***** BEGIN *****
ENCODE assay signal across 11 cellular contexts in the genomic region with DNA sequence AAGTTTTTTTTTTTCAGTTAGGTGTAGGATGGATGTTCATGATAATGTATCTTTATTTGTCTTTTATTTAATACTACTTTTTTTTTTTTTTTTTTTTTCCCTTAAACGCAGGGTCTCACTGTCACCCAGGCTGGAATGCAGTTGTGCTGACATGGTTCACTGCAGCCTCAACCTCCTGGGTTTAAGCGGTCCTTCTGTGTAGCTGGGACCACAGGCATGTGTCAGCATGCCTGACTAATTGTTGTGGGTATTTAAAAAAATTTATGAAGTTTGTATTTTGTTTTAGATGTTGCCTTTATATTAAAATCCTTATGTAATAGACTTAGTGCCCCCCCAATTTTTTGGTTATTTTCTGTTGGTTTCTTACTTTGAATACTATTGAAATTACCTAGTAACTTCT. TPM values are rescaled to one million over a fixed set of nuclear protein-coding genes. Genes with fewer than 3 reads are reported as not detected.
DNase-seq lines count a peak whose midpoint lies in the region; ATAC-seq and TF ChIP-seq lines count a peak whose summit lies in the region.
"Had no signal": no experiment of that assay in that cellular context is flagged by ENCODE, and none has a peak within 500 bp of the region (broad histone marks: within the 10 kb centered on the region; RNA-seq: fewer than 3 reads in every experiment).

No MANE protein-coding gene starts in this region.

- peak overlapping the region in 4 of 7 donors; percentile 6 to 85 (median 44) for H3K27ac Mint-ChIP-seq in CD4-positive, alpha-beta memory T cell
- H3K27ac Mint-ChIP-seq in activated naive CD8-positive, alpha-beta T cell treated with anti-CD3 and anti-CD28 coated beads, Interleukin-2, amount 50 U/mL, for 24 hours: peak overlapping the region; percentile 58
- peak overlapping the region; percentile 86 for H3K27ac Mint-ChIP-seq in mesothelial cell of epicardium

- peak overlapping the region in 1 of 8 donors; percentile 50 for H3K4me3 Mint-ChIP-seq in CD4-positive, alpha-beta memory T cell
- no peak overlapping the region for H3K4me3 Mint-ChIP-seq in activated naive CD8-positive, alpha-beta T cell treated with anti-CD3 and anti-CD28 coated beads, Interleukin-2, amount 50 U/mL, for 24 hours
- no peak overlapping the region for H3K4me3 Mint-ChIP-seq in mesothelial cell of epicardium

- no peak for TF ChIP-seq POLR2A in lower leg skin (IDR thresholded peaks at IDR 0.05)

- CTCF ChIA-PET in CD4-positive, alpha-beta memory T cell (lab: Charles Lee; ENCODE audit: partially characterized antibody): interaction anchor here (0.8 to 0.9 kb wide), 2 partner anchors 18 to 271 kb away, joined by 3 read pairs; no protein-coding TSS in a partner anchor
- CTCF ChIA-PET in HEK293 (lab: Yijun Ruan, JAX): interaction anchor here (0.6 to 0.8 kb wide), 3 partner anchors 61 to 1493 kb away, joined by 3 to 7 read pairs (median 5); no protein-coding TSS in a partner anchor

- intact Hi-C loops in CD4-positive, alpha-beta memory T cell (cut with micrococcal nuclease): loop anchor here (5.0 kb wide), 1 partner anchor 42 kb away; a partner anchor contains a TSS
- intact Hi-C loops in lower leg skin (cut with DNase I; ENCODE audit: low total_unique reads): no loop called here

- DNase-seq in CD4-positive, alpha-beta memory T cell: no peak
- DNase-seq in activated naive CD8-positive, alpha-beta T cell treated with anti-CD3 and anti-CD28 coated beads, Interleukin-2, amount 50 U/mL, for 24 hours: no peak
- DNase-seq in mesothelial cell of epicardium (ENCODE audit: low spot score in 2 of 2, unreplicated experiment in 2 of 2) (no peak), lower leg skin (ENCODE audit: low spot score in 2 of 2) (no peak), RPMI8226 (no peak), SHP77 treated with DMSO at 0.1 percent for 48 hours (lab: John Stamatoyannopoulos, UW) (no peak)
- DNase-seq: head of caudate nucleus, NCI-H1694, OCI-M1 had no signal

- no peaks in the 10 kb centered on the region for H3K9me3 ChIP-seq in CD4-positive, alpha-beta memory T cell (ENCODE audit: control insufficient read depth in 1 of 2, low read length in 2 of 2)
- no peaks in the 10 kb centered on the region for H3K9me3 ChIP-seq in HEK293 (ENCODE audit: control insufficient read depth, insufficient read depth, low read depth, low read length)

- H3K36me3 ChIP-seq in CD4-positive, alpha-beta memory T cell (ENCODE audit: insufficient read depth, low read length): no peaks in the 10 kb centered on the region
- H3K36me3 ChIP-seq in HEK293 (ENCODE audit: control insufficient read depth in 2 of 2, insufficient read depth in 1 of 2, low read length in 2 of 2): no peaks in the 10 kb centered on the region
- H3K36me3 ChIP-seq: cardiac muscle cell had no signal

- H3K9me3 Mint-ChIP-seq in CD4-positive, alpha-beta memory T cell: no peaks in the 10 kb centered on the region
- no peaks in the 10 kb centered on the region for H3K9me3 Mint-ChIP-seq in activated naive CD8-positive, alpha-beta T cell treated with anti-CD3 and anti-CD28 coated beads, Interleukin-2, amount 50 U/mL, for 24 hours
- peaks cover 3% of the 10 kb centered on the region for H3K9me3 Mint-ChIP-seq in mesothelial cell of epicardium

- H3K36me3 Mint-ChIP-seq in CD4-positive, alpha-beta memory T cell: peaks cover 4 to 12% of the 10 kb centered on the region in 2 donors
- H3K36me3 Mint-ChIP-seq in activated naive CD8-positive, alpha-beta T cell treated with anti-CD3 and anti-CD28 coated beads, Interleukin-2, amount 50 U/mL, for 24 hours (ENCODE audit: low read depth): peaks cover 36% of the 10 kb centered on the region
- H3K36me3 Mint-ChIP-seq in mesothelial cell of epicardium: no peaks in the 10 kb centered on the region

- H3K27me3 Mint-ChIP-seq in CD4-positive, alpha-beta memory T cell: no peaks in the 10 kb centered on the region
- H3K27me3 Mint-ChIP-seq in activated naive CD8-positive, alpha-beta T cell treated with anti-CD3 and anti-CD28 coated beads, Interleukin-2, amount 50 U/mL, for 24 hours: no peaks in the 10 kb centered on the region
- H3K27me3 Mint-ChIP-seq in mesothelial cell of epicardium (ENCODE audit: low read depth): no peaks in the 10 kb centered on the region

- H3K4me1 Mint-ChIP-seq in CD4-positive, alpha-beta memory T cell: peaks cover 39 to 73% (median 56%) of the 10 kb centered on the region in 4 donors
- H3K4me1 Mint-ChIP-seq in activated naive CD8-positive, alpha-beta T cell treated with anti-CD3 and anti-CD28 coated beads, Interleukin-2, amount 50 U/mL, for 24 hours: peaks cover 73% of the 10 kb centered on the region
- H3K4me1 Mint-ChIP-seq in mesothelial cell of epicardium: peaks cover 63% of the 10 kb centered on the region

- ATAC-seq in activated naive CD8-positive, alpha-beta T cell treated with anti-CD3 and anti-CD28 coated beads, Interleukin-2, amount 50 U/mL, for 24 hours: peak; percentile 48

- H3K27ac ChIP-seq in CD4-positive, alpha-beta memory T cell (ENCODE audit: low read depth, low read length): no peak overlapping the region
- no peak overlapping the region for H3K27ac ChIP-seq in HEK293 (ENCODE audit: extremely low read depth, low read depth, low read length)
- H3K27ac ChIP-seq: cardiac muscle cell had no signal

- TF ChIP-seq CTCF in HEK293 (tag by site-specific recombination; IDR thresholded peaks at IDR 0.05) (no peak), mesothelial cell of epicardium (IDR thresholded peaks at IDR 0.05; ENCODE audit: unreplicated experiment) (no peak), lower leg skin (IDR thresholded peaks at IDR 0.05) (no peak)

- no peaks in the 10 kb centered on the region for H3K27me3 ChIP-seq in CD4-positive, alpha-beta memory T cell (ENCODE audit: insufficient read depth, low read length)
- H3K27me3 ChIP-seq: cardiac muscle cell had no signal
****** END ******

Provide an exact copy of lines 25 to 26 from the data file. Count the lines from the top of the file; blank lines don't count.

- H3K9me3 Mint-ChIP-seq in CD4-positive, alpha-beta memory T cell: no peaks in the 10 kb centered on the region
- no peaks in the 10 kb centered on the region for H3K9me3 Mint-ChIP-seq in activated naive CD8-positive, alpha-beta T cell treated with anti-CD3 and anti-CD28 coated beads, Interleukin-2, amount 50 U/mL, for 24 hours